U.S. Asks to Intervene in LSAT Bias Action

     SAN FRANCISCO (CN) – The federal government seeks to intervene in a federal class action accusing the Law School Admission Council of discriminating against disabled people who take the LSAT exam.
     The government claims it has a right to intervene based on its “significant protectable interest” in enforcing the Americans with Disabilities Act (ADA).
     The Department of Fair Employment and Housing sued the admission council in March, claiming it failed to provide adequate testing accommodations for disabled people, placed cumbersome documentati     on requirements on applicants who asked for extra time taking the LSAT, and “flagged” disabled test takers before sending their scores to member law schools.
     The council removed the case to federal court on April 12 and filed a motion to dismiss the following month, challenging the ADA’s permissible scope of implementation.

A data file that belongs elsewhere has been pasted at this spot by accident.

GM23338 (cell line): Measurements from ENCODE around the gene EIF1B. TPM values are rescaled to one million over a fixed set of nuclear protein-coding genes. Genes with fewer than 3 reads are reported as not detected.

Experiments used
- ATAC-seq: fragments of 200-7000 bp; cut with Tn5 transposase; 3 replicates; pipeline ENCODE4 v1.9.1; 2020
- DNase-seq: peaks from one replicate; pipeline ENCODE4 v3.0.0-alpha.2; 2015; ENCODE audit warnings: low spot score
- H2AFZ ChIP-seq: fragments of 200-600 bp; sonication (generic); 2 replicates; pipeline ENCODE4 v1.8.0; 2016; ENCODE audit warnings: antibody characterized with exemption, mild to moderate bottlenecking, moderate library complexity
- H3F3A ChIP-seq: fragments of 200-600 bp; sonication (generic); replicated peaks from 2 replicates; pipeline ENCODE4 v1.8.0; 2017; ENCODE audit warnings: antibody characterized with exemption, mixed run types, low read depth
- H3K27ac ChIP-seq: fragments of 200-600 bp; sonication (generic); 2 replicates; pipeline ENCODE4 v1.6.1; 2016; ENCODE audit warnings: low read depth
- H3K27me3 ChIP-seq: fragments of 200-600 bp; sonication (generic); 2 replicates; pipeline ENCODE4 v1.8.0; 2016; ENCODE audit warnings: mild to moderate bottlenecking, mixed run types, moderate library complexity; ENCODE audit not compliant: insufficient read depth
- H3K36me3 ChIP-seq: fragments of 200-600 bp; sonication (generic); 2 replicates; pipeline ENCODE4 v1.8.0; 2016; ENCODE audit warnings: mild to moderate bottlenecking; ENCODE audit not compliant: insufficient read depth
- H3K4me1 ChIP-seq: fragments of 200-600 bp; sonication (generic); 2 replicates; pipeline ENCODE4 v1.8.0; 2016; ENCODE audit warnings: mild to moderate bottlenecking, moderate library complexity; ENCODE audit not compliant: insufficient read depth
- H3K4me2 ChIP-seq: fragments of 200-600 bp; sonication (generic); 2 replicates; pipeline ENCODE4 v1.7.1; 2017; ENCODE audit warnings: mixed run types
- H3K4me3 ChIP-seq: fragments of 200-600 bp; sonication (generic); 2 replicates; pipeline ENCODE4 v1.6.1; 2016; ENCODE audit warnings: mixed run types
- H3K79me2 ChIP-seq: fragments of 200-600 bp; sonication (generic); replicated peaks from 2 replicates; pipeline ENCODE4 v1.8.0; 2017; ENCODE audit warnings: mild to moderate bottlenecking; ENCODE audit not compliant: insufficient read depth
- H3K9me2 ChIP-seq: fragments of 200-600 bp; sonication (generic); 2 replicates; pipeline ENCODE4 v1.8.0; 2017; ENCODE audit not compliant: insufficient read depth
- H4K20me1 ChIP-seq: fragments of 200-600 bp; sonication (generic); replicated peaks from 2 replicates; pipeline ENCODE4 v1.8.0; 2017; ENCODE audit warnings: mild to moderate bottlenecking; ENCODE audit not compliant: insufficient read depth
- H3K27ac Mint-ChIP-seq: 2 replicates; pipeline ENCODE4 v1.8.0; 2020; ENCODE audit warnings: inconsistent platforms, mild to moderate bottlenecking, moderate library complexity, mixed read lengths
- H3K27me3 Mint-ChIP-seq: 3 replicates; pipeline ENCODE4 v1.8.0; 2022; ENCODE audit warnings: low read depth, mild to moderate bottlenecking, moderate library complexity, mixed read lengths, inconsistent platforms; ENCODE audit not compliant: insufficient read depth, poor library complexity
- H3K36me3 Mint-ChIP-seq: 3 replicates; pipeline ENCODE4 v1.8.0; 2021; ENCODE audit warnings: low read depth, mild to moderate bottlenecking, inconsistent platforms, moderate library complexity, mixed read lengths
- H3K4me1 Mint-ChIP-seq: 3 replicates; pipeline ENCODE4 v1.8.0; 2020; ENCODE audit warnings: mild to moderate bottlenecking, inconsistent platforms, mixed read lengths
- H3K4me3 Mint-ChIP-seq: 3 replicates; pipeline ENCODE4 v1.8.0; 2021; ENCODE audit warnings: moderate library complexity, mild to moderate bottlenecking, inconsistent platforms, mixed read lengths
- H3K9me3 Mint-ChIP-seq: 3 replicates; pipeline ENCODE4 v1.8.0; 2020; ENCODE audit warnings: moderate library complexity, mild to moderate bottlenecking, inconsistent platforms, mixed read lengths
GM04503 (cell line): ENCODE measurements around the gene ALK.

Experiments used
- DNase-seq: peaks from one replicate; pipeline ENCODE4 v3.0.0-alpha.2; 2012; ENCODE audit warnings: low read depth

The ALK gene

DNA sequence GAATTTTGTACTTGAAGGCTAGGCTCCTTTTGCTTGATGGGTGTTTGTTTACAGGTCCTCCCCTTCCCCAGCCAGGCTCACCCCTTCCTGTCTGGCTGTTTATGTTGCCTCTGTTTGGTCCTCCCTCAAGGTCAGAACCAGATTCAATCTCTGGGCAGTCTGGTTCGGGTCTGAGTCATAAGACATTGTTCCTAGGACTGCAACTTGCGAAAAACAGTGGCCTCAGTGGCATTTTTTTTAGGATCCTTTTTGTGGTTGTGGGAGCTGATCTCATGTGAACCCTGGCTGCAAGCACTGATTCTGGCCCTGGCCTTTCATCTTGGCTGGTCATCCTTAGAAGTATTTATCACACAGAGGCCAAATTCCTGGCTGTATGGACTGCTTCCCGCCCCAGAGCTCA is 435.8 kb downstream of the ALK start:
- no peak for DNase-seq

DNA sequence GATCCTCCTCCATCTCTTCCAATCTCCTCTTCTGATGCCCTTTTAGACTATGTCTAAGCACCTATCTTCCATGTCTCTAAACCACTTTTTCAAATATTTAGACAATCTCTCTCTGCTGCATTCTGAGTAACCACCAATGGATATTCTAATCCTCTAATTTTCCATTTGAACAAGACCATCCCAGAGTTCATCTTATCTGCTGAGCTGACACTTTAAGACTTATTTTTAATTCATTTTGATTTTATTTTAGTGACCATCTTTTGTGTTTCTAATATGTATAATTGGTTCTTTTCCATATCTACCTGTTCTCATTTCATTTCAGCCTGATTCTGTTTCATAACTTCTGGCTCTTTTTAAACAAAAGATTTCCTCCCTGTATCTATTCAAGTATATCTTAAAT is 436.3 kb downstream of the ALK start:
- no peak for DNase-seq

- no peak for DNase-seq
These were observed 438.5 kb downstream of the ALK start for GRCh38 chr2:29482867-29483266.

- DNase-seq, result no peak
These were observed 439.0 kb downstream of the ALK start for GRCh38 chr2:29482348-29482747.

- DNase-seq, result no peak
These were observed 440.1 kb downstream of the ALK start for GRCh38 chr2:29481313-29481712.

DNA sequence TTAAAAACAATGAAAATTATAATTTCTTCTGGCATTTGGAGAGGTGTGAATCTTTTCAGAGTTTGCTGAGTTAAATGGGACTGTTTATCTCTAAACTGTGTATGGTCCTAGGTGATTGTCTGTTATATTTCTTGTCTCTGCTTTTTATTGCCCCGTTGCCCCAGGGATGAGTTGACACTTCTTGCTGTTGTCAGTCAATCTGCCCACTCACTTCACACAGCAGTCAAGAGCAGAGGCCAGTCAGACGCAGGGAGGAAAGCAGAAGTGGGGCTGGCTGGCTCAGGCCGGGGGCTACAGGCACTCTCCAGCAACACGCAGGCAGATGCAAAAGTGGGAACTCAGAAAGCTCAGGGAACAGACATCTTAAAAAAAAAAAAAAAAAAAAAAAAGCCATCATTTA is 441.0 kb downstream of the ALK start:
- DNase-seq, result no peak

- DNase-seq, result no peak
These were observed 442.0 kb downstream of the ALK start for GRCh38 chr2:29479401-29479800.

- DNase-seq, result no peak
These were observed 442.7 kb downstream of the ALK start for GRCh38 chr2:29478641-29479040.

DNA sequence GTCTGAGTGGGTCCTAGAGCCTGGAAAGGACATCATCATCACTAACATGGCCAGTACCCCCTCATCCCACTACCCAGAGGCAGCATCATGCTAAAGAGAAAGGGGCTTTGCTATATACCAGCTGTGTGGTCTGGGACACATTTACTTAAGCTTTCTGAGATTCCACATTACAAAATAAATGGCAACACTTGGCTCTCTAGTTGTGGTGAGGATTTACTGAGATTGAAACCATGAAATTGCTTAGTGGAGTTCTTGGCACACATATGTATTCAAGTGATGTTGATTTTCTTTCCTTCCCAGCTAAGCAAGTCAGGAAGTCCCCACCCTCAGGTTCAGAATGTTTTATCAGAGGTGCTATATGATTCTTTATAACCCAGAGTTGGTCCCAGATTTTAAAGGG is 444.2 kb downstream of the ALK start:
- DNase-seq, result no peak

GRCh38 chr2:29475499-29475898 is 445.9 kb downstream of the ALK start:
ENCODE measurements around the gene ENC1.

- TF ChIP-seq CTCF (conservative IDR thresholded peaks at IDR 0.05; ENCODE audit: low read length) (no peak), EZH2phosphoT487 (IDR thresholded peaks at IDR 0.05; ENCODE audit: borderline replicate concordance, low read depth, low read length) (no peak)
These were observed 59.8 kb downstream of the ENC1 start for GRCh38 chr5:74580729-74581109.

That’s when the United States decided to step in, claiming it is the agency charged by Congress with implementing Title III of the ADA, which outlaws discrimination based on disability.
     The government claims it should be allowed to intervene “as of right” or by permission, because the plaintiffs’ interests “may not sufficiently align with those of the United States,” and their representation “may be inadequate to protect the United States’ interests.”
     And the government’s claims against the council “share common questions of law and fact with those in the pending litigation,” according to its motion to intervene.
     “Credentialing examinations, such as the LSAT, are increasingly the gateway to educational and employment opportunities, and the ADA demands that each individual with a disability have the opportunity to fairly demonstrate their abilities so they can pursue their dreams,” said Thomas E. Perez, Assistant Attorney General for the Civil Rights Division. “The Justice Department’s participation in this action is critical to protecting the public interest in the important issues raised in this case.”

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